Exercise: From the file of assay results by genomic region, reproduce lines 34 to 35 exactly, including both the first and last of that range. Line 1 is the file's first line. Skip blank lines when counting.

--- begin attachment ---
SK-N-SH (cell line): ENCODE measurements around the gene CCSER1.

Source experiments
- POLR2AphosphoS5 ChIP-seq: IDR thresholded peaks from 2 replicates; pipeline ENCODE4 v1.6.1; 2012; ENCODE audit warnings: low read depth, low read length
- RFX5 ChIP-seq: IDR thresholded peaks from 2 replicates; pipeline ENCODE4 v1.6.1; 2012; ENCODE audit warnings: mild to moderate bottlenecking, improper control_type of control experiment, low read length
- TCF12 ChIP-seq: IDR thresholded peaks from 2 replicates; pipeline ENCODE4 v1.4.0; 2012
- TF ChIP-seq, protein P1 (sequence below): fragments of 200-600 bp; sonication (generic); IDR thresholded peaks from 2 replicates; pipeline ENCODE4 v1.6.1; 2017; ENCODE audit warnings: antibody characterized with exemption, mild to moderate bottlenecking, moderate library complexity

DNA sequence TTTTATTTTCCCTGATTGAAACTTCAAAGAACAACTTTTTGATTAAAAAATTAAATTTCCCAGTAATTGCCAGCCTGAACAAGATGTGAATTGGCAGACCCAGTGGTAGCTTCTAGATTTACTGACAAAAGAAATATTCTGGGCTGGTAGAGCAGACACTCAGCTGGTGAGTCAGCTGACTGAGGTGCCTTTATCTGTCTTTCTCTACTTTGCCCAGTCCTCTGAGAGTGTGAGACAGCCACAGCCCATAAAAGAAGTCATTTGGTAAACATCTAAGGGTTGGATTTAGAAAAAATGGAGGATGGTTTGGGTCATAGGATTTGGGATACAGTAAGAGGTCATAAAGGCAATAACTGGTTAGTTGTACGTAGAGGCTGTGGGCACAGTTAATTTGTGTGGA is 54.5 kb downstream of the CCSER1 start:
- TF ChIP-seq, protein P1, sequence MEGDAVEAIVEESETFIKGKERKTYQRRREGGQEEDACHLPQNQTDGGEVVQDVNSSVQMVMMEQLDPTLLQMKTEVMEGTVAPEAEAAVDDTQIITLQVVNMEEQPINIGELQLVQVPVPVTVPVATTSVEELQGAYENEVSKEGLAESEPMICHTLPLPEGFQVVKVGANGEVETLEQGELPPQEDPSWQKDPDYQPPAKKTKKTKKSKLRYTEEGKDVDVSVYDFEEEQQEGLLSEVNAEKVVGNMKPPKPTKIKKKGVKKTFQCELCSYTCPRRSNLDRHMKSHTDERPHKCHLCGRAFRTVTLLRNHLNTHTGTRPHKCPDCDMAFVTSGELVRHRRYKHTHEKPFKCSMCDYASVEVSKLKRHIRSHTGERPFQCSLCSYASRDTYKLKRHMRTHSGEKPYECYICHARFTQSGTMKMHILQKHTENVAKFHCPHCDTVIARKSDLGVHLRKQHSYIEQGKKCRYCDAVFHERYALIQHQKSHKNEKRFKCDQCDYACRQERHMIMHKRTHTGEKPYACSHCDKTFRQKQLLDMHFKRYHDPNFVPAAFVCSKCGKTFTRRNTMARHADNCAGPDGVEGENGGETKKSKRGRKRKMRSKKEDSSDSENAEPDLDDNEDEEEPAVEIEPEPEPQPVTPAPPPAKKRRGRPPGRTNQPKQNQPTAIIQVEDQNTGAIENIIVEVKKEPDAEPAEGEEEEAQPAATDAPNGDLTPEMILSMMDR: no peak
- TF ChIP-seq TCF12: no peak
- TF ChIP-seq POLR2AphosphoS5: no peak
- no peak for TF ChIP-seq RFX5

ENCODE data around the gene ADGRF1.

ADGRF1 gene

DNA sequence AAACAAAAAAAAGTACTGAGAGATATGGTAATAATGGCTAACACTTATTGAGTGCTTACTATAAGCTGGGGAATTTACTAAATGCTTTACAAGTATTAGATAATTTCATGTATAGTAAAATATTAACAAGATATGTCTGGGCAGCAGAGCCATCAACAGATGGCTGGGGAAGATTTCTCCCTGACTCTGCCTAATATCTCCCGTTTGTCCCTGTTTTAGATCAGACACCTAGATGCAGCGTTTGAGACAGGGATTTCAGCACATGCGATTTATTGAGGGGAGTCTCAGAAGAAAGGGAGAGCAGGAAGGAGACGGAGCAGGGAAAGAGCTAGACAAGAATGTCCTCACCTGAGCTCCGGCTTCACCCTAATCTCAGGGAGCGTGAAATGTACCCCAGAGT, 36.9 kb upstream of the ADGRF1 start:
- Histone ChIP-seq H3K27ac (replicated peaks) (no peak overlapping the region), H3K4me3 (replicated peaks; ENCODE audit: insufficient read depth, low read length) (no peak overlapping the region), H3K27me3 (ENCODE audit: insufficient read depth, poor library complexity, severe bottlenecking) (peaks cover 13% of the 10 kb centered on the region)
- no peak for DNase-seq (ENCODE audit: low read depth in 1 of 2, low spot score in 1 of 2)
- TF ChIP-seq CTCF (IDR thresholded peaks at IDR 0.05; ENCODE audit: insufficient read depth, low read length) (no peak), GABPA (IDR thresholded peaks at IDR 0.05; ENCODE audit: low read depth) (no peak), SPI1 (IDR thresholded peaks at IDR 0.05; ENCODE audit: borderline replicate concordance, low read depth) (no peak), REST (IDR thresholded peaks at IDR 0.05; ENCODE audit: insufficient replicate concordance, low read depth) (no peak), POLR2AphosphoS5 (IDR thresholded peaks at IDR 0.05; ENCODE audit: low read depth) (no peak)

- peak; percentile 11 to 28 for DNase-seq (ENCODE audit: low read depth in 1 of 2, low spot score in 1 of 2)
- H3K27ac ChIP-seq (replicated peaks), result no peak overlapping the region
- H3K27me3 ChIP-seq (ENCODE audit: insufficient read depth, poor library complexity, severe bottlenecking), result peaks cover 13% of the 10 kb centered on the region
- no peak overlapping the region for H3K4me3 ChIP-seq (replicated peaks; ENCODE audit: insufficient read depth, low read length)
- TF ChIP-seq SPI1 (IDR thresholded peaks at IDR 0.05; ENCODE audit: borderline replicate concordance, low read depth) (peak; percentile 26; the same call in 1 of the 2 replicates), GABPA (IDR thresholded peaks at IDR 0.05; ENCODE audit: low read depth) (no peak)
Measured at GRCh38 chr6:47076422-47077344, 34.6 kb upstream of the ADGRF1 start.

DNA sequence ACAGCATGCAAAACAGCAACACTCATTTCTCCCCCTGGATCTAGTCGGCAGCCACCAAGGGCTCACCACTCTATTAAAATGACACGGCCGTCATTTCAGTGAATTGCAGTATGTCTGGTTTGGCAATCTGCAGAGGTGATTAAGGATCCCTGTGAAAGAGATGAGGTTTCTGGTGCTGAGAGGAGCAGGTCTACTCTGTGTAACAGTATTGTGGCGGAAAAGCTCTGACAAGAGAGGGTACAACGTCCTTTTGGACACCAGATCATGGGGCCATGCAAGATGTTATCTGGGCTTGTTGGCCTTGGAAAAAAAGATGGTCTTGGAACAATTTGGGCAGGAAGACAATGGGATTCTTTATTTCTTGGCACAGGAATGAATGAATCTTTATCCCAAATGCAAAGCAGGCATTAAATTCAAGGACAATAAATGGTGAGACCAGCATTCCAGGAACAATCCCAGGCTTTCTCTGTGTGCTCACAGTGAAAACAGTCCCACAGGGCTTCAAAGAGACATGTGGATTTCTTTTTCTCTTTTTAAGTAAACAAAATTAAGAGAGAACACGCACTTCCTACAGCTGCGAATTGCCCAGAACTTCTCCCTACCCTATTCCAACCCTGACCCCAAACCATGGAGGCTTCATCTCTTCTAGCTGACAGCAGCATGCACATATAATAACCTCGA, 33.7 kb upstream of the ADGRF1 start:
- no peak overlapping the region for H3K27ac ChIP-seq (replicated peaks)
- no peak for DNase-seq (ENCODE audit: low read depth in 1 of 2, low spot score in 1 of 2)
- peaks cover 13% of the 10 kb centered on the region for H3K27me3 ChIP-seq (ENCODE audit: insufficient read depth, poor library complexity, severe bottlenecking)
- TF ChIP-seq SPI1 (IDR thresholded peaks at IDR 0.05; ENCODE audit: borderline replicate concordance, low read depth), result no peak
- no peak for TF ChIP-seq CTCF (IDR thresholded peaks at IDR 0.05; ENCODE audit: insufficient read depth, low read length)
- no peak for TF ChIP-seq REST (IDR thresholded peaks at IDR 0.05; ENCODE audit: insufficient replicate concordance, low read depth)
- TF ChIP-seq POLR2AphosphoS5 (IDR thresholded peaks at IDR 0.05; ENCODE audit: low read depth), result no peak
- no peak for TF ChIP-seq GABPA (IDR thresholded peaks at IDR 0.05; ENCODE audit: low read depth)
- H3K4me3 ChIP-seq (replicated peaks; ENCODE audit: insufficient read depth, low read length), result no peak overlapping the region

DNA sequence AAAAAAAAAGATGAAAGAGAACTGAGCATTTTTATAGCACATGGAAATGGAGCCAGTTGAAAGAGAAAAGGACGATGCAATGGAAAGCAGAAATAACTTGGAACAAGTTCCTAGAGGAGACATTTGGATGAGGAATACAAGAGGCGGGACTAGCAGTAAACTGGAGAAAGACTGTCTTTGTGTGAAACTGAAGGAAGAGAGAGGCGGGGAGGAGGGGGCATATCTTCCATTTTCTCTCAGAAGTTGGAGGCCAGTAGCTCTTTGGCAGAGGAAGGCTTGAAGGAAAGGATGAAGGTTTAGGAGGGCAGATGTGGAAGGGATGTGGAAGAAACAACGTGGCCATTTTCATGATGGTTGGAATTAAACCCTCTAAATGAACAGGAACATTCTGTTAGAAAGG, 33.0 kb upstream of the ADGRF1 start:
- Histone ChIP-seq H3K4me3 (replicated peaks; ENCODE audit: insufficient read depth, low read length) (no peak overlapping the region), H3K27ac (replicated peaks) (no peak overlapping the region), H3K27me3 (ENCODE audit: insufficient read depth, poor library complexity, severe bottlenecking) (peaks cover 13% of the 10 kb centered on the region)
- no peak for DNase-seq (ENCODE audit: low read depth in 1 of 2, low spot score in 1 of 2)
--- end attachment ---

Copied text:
DNA sequence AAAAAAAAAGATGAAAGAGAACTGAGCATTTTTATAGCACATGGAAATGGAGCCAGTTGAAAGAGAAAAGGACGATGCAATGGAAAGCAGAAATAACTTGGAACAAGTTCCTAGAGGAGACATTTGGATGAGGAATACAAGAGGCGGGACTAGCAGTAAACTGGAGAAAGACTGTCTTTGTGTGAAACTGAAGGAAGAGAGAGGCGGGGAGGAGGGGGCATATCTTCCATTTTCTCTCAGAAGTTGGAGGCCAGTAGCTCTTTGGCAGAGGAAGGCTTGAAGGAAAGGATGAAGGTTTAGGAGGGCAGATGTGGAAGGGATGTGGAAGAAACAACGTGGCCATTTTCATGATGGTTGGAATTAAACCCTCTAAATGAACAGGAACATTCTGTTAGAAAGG, 33.0 kb upstream of the ADGRF1 start:
- Histone ChIP-seq H3K4me3 (replicated peaks; ENCODE audit: insufficient read depth, low read length) (no peak overlapping the region), H3K27ac (replicated peaks) (no peak overlapping the region), H3K27me3 (ENCODE audit: insufficient read depth, poor library complexity, severe bottlenecking) (peaks cover 13% of the 10 kb centered on the region)